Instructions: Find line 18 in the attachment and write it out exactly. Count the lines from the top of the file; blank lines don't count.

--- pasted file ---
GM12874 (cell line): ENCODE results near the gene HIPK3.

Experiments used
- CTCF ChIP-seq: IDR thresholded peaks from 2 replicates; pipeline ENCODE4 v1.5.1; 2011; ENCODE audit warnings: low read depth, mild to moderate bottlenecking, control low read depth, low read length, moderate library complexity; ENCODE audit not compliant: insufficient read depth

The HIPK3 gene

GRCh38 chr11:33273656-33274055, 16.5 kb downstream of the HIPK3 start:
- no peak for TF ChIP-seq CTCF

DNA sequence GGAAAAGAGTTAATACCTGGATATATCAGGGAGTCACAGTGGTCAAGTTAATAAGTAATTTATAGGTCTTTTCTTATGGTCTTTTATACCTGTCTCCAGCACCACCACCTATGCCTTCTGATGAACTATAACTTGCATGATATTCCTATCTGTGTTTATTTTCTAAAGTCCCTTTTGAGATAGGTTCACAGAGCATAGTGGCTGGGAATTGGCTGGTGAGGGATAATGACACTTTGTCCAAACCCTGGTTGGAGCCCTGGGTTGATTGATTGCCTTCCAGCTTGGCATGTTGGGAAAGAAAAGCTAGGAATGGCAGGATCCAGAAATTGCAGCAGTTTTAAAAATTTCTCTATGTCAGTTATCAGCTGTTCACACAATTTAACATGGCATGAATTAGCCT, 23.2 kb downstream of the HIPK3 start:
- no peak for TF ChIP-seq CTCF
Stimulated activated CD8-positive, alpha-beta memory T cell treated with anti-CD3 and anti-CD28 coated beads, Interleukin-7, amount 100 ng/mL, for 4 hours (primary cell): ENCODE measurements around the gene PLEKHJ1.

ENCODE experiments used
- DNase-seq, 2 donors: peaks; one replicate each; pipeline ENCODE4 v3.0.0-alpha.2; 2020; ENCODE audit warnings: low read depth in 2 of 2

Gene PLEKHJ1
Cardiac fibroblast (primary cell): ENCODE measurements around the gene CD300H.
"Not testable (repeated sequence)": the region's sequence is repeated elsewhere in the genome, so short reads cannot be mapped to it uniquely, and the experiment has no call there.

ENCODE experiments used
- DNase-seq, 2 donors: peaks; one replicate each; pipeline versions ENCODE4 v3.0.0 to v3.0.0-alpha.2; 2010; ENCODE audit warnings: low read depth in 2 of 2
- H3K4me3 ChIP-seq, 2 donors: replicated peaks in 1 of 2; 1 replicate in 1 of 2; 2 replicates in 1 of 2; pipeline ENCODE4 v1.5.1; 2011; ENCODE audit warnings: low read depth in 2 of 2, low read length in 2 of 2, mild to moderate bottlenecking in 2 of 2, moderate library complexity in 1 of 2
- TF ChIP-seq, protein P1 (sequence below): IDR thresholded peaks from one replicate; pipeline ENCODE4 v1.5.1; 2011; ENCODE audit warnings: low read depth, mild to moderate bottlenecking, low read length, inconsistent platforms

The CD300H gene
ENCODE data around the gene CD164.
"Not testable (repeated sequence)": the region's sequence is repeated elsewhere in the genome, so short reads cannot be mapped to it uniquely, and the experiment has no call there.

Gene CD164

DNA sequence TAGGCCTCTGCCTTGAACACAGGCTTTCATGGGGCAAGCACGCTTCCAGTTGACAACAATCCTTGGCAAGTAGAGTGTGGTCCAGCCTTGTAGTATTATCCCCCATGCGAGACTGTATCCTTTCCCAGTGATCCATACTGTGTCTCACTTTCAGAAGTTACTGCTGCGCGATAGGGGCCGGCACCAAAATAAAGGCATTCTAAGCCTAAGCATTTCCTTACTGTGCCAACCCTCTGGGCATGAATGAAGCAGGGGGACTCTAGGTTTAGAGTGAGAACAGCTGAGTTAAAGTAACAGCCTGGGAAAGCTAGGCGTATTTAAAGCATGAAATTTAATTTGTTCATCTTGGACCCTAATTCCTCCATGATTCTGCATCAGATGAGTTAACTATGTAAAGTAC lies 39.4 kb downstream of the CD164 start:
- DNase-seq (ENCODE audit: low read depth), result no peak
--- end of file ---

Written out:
- TF ChIP-seq, protein P1 (sequence below): IDR thresholded peaks from one replicate; pipeline ENCODE4 v1.5.1; 2011; ENCODE audit warnings: low read depth, mild to moderate bottlenecking, low read length, inconsistent platforms